The woman who exudes power is another type that Kennedy highlights. If she is mindless, as in “Nude Descending a Staircase,” her fluid movement is still able to immobilize the viewer. She may be Lilith, as in “Inscriptions After Fact,” not only mindless but soulless, whose beauty is so strong that men mistake it for the real thing (that is, human) rather than see it as the illusion that it indeed is. In the same poem, the Sirens symbolize the powerful and deadly lure of women, just as the overwhelming force of self-love is imbedded in a female image. The child in “Ladies Looking for Lice” is helpless before the women drooling as they kill the lice in his hair with their fingernails. Poets are also helpless when women want them at night; they put their work aside then to obey the demands of the female. Spring is pictured as a burlesque queen who carries all before her in “Rondel,” and in “Pottery Class,” the suburban housewives show themselves to be impassioned shapers of the commonplace—their men as well as clay. In all of these cases, it is the sexual aspect of women that seems to radiate strength and that focuses the comic eye of the poet.

Among the women that Kennedy presents in his poems, the virgin is an occasional but vivid type. Unlike the aging hussy in “In a Prominent Bar in Secaucus One Day,” the spinster in “For a Maiden Lady” closes—rather furiously—more as she grows older against not only the sexual love she has been denied but also against the life around her. The same irascibility shows up in the old woman in “Aunt Rectita’s Good Friday”; spinsterish and eccentric, she is angry at Christ for dying, while at the same time, she prepares for Easter. She also is annoyed with the life going on around her while God lies dead, though she herself expresses life in her annoyance and in her work to make Easter festive and nourishing. The Christian virgin at her worst is the subject of “What She Told the Sheriff” (one of ten poems in the sequence entitled “Traveler’s Warnings”): This time she is young, and the evidence of sex in the cornfield drives her mad. Her envy disguised as righteousness, she murders her parents with a cleaver and sets fire to the house and property.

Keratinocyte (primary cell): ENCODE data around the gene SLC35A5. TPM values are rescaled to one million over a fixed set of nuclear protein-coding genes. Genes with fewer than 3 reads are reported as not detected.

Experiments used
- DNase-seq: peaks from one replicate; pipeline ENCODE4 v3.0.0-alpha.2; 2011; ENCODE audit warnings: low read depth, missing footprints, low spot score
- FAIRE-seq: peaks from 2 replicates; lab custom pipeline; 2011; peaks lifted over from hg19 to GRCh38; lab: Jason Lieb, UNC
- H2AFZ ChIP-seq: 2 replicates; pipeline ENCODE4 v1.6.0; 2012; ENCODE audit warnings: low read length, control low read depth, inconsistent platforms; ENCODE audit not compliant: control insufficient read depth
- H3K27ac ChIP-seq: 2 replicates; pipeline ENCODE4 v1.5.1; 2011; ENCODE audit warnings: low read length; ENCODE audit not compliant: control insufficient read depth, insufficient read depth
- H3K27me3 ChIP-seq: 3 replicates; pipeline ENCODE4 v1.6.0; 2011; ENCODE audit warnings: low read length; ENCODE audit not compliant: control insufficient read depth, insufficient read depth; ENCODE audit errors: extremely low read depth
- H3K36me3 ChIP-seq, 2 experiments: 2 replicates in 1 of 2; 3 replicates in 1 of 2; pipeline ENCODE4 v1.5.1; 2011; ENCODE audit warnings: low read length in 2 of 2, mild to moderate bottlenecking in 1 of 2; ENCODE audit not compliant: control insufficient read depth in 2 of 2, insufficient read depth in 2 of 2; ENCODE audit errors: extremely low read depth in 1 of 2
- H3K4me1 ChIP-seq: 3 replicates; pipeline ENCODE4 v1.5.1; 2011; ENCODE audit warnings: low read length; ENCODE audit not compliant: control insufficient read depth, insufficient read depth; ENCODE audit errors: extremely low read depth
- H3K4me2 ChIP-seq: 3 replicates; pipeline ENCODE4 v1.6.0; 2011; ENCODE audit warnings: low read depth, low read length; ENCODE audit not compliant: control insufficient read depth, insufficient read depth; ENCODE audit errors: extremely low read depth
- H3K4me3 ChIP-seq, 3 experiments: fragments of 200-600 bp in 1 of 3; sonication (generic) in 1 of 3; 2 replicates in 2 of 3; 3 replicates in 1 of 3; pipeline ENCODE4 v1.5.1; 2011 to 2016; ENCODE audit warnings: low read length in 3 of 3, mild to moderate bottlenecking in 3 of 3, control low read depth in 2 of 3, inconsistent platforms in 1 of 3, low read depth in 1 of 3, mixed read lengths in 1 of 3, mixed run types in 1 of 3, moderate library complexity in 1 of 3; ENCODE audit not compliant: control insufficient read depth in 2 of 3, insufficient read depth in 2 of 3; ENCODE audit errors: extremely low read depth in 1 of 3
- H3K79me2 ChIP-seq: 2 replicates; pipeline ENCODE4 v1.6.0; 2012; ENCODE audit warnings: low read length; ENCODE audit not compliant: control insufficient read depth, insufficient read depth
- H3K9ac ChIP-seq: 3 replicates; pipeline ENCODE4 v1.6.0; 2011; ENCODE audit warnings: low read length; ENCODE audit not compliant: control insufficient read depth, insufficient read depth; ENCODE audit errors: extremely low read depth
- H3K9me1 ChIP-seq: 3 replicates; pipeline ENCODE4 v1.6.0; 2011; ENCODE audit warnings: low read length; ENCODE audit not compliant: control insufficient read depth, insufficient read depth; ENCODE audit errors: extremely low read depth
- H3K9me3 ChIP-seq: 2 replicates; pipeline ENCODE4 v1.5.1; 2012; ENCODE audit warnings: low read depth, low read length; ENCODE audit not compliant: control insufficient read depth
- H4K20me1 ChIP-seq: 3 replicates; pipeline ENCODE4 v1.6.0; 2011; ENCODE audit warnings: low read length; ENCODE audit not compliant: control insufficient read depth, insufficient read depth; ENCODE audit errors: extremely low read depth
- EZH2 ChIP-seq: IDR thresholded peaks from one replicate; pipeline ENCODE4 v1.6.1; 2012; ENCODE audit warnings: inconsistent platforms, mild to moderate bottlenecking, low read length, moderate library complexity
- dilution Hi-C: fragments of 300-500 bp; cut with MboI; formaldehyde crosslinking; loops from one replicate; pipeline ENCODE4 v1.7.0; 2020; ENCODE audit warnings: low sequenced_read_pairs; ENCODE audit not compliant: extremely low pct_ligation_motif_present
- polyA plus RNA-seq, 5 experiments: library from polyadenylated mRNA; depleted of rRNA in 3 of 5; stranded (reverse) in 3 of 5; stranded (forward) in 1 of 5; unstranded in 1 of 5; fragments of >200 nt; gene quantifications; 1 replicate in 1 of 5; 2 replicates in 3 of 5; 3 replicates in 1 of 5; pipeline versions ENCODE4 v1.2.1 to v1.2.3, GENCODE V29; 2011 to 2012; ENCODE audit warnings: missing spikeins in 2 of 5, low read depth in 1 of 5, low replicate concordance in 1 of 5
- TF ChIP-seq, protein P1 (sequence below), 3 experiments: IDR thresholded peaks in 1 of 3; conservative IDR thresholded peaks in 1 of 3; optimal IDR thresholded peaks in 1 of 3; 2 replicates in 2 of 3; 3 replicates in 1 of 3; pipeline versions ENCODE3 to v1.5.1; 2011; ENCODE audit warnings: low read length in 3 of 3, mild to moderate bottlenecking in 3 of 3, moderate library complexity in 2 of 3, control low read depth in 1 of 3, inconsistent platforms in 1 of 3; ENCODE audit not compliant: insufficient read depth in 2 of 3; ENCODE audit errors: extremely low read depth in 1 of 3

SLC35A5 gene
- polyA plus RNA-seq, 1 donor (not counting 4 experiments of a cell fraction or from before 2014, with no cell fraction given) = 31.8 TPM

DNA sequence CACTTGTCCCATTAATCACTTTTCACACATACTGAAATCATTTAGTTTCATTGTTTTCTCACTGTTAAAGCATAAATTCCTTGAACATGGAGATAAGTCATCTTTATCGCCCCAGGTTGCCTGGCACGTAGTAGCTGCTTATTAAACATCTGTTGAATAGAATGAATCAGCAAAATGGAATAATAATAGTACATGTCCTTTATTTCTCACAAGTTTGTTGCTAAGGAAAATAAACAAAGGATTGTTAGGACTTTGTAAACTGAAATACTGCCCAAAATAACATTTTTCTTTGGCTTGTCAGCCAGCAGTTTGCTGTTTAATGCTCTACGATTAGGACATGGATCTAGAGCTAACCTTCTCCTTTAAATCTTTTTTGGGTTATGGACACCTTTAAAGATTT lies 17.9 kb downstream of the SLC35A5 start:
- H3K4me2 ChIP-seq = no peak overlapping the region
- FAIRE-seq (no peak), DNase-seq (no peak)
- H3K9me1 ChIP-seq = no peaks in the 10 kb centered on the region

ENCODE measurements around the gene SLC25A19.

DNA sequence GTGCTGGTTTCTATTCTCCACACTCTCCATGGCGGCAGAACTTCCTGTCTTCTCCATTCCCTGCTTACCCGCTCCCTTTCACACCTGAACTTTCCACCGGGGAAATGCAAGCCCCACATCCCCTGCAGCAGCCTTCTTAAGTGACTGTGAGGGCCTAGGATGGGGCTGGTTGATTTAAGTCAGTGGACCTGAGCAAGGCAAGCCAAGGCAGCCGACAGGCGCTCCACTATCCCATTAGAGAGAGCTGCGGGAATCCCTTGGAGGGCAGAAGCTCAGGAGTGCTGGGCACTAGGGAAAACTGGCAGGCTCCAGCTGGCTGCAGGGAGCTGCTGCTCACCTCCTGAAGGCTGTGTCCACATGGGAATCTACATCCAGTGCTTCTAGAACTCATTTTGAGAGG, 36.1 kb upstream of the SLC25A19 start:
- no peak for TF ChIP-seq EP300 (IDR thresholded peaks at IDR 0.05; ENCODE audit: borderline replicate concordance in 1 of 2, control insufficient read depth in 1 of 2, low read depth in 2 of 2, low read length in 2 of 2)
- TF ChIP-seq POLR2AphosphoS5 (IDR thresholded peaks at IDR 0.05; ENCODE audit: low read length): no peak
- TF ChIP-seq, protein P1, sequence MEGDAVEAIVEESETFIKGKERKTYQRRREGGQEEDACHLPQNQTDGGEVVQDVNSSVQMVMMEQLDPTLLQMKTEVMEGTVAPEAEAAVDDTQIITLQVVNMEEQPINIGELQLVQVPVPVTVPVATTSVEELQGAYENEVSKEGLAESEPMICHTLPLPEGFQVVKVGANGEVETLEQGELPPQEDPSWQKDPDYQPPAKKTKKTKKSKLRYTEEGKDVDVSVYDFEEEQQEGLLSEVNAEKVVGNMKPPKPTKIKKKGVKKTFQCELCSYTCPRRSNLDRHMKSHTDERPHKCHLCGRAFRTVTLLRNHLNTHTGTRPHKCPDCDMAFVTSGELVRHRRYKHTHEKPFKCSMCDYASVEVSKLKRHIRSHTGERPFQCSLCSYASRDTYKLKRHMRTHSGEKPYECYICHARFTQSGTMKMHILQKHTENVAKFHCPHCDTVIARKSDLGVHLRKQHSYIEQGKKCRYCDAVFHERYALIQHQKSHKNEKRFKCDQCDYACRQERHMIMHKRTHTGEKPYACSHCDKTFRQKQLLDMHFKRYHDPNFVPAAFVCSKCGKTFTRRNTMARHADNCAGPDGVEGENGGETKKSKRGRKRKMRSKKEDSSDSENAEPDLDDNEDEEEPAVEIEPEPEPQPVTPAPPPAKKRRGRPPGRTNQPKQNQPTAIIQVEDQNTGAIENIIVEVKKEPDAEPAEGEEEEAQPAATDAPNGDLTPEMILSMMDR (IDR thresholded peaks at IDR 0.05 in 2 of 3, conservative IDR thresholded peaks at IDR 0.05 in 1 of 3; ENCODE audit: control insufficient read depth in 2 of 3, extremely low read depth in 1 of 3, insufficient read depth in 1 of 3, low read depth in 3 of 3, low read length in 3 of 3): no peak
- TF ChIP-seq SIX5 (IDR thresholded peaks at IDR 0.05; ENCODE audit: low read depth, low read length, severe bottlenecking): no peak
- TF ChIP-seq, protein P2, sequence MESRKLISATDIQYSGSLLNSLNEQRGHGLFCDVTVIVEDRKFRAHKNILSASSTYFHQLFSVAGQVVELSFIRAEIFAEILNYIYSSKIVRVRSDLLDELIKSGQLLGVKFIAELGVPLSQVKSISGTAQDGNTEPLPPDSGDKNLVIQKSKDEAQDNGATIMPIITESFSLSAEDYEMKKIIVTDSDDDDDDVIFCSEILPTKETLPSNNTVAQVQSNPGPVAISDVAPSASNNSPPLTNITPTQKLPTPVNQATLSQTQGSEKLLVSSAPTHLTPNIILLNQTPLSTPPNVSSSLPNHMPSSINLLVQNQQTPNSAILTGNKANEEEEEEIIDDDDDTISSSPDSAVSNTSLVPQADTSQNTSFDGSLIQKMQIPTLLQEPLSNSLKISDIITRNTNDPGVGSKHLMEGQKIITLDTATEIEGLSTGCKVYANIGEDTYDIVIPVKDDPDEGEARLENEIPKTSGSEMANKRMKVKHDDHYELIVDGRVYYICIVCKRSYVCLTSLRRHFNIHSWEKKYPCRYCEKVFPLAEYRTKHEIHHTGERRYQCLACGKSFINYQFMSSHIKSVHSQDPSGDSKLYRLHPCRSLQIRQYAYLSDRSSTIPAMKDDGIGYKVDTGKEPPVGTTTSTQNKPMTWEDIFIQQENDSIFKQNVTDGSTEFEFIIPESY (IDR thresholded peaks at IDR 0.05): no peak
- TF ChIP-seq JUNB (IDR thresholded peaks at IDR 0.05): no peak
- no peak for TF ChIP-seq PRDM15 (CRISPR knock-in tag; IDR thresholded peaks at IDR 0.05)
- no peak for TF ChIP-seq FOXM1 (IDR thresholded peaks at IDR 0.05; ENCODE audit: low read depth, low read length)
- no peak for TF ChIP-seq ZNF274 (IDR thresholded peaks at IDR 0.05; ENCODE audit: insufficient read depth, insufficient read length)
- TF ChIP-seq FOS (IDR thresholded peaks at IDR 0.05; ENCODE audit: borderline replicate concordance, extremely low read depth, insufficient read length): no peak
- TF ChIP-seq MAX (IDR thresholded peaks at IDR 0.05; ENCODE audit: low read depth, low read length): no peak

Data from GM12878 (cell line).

Kennedy mostly presents his women with a grisly sense of humor. To that extent, they appear foolish and exaggerated; with the exception of the poet’s wife in “October” (whose love for him softens the onslaught of decay), the women resemble the men in his poems, though his men are often much less powerful than his women.

The old man is a major type in Kennedy’s poems. He is often an alcoholic bum. This is the sort in “B Negative,” who has lost his allure to women but not his lust for them. The narrator in “The Aged Wino’s Counsel” is married to drink and points out that women delight in the aging of men, but not in their own aging. The old drunk in “Ool About to Proclaim a Parable” is a philosopher to whom no one else in the bar wants to listen. Other categories of old men include the subject of “Flagellant’s Song,” who needs violence and pain to be sexually aroused, and the players in “Old Men Pitching Horseshoes,” who hold on to the illusion of the skill and power they no longer have. In “The Death of Professor Backwards,” an old performer dies as comically as he lived, for his act was to do everything backwards, and the muggers who kill him do it not because he has something to steal, but because he does not have enough to make it worthwhile.

Another type of male loser who appears in Kennedy’s poems is the narcissist. Though he is a kind of hero in “Barking Dog Blues,” a maverick who craves freedom from marriage and law, he cannot make love to any but an imagined woman in “Transparency” and in “Onan’s Soliloquy,” and in “At the Last Rites for Two Hotrodders,” he is a boy whose egomania supports the foolhardy courage that causes his death. Even the boys in the poem who do not dare death are losers in the sense that their common sense and fear seem to emasculate them.

Kennedy has as bleak—if not always so comic—a view of children as he has of adults. They die, but in “On a Child Who Lived One Minute,” the poet wonders at the power of life expressed in so fragile a form as a baby; in “Little Elegy,” he wishes that the ground in which Elizabeth is buried would...

(The entire section is 2325 words.)


(Critical Guide to Poetry for Students)

Sources for Further Study

Book World. XIV, February 12, 1984, p. 10.

Booklist. July, 1985, p. 1506.

Choice. XXIII, October, 1985, p. 296.

Christian Science Monitor. LXXVII, August 7, 1985, p. 21.

Kirkus Reviews. LI, November 1, 1983, p. 192.

Library Journal. CX, April 15, 1985, p. 76.

The New York Times Book Review. XC, November 24, 1985, p. 28.

Poetry. CXLVII, January, 1986, p. 232.

Saturday Review. XI, July, 1985, p. 67.

School Library Journal. XXX, January, 1984, p. 78.